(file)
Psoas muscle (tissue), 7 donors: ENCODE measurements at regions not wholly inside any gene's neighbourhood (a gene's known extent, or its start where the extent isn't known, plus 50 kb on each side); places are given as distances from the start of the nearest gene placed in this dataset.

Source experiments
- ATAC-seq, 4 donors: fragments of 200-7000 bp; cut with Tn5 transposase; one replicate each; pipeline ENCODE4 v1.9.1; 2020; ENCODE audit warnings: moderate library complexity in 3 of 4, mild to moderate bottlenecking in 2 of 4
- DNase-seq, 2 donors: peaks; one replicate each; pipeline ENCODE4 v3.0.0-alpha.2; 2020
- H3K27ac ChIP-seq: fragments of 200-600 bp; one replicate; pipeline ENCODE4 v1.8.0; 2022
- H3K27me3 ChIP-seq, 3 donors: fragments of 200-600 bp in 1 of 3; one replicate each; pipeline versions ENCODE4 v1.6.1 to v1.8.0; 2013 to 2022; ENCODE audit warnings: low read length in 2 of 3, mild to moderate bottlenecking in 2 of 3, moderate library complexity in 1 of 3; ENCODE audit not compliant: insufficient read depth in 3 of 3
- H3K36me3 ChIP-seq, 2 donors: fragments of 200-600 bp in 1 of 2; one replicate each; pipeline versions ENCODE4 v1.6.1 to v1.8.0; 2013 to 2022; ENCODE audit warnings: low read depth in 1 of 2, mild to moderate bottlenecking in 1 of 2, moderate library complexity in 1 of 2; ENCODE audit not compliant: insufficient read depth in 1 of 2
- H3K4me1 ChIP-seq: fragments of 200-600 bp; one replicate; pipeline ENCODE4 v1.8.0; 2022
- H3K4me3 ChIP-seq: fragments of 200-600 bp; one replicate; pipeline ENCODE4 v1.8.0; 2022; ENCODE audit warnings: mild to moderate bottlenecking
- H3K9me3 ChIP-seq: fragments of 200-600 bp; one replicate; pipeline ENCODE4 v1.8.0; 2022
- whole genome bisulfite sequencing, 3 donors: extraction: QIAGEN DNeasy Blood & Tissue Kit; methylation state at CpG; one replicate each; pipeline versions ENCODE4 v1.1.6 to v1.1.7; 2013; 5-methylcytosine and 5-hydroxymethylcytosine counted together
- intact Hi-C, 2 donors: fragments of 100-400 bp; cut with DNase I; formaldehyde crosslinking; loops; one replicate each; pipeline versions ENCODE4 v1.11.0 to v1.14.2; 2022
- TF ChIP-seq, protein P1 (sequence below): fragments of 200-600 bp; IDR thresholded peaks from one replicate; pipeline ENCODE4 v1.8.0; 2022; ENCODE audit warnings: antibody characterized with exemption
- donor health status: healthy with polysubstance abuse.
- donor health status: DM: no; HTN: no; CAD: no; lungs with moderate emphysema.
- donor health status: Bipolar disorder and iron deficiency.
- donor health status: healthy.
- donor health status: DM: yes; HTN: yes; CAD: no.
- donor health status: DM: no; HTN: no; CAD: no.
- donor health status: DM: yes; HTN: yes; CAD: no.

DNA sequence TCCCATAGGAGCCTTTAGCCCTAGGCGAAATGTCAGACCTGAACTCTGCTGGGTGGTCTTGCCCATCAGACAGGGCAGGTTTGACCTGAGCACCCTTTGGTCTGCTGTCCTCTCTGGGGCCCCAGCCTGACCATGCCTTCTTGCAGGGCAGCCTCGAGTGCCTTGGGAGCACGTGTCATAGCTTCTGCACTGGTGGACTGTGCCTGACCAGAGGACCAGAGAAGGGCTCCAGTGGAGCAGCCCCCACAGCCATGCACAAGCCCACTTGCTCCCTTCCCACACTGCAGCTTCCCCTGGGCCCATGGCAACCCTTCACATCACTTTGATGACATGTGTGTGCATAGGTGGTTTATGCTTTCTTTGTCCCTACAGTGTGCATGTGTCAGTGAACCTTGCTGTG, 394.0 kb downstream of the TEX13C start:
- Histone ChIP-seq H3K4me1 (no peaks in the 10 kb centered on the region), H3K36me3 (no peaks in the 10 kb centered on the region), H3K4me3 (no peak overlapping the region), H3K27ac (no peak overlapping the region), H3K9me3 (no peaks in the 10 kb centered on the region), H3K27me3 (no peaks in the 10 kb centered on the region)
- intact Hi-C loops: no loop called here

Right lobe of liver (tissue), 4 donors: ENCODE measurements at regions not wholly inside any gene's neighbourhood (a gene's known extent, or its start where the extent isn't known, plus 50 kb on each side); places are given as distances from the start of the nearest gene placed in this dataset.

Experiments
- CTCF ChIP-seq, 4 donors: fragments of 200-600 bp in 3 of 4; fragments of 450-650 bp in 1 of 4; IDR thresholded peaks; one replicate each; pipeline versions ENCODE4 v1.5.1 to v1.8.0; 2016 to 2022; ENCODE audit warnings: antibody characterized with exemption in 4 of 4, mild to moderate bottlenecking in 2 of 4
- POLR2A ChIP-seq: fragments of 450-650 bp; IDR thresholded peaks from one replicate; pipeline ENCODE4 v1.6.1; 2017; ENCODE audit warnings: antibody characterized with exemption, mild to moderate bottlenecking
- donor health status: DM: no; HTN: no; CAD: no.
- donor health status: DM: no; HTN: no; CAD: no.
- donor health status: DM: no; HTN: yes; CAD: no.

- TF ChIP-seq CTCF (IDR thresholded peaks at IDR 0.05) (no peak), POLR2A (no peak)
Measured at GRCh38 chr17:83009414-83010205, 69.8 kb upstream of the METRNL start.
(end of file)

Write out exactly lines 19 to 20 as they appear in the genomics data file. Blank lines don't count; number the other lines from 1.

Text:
- donor health status: DM: no; HTN: no; CAD: no.
- donor health status: DM: yes; HTN: yes; CAD: no.